Nikolay Natov, Professor of PIL at the Faculty of Law, The St. Kliment Ohridski University of Sofia, Bulgaria; Arbitrator and conciliator for Bulgaria at the ICSID; from 1993 to 2007 - arbitrator at CA/BCCI; since 2008 -Head International Arbitration Court of Legal Interaction Alliance (Sofia, Bulgaria); ICC ad hoc arbitrator - 3 cases; author of 4 books, over 100 articles on various aspects of private international law (in Bulgarian and English).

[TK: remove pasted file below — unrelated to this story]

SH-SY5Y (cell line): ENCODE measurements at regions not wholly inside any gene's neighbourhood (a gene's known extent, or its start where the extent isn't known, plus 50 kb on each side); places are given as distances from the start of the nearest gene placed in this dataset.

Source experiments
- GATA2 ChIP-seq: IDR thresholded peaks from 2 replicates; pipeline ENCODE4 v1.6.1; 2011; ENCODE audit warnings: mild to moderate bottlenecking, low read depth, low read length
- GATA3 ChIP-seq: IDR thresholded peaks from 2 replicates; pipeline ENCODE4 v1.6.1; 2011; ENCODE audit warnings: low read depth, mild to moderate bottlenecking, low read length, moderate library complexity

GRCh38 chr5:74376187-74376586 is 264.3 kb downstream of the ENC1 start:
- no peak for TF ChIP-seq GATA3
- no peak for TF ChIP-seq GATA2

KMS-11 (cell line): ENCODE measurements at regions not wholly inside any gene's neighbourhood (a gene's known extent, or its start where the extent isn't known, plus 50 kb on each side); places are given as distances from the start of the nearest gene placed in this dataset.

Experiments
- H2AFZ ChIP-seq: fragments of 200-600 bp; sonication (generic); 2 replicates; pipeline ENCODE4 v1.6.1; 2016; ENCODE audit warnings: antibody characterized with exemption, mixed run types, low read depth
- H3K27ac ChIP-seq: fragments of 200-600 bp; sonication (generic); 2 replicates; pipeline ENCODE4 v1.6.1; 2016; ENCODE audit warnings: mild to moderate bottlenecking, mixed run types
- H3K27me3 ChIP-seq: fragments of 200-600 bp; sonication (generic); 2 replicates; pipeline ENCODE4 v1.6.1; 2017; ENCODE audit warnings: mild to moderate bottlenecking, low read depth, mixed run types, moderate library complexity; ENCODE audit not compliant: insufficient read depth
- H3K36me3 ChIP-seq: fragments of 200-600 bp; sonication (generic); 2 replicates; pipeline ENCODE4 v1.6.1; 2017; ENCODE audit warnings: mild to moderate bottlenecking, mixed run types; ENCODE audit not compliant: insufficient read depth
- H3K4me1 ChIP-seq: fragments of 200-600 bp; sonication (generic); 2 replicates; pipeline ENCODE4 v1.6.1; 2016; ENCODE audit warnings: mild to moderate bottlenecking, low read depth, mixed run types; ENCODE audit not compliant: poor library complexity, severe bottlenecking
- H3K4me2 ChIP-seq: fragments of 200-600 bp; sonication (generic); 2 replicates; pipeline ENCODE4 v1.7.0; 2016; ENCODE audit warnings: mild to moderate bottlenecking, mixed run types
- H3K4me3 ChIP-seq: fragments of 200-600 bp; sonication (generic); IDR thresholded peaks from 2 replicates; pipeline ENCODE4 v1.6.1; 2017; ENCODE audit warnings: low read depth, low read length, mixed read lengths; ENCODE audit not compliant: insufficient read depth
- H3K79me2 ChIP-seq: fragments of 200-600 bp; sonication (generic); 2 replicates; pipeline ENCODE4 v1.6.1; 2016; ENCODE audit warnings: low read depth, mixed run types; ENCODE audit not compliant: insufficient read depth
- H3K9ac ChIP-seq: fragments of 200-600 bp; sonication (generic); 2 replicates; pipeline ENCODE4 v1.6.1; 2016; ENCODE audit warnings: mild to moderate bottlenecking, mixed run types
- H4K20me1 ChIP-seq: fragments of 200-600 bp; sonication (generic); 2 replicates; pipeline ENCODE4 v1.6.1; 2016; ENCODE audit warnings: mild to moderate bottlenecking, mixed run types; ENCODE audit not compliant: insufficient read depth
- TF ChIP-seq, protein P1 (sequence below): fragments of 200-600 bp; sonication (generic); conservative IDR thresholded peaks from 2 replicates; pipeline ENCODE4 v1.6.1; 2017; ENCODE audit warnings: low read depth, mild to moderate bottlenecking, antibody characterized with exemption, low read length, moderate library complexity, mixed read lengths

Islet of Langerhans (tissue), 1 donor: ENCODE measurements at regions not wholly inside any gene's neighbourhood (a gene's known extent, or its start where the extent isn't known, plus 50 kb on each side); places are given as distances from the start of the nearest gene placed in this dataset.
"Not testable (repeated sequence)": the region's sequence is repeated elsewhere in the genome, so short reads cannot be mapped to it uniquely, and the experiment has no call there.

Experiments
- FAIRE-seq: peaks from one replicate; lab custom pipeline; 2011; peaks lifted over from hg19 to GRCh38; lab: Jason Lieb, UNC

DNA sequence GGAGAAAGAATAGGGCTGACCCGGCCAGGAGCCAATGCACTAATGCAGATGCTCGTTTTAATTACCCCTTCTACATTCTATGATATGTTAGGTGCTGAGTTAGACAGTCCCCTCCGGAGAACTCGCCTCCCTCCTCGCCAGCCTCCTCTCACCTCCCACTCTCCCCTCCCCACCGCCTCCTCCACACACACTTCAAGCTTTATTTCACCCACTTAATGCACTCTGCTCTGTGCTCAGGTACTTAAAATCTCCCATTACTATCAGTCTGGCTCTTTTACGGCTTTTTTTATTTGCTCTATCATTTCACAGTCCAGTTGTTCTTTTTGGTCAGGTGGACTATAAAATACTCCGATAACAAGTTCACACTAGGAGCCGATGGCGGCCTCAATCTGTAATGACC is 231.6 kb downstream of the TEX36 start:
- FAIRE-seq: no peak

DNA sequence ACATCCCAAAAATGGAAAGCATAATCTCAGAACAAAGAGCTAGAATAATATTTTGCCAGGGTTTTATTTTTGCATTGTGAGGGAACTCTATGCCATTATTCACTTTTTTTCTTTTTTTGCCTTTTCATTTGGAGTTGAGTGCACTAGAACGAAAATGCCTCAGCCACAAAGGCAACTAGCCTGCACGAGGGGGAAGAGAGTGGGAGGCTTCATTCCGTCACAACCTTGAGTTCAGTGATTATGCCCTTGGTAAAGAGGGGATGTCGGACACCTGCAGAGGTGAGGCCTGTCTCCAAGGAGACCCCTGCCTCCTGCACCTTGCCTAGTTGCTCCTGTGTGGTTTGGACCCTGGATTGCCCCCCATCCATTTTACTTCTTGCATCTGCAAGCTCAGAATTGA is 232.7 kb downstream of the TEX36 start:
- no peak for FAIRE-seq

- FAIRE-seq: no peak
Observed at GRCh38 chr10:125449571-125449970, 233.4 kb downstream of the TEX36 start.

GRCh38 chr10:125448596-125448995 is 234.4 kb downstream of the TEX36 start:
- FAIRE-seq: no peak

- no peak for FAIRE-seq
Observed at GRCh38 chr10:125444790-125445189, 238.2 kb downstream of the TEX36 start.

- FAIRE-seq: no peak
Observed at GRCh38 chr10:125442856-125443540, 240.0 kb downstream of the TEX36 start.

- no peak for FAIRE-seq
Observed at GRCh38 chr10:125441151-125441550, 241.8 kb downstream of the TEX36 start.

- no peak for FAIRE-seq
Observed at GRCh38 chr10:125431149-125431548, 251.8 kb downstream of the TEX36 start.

This article deals with the legal and practical aspects of arbitrator autonomy in determining the law applicable to the merits of a case. It is based on Bulgarian legislation and practice as compared to some other states' legislation, to main international instruments, to the UNCITRAL Rules and Model Law and to the ICC Rules. Its thesis is that arbitrators enjoy broad freedom in determining the substantive law. This freedom is mainly limited by the public policy rules of the seat of arbitration, of the state under whose law the award has been rendered, and of the place of the award's eventual recognition and enforcement. Arbitrators are not bound to apply the conflict-of-law rules of the seat of arbitration. They must apply the law chosen by the parties. In the absence of the parties' choice arbitrators apply the law of their choosing. In this they may resort to conflict-oflaw rules or may directly choose the substantive rules. Without being obliged to give any guaranties arbitrators must render an award that is enforceable at law. When dealing with an international case, arbitrators should respect the mandatory rules of the seat while their regard for the foreign mandatory rules may be subject to certain conditions.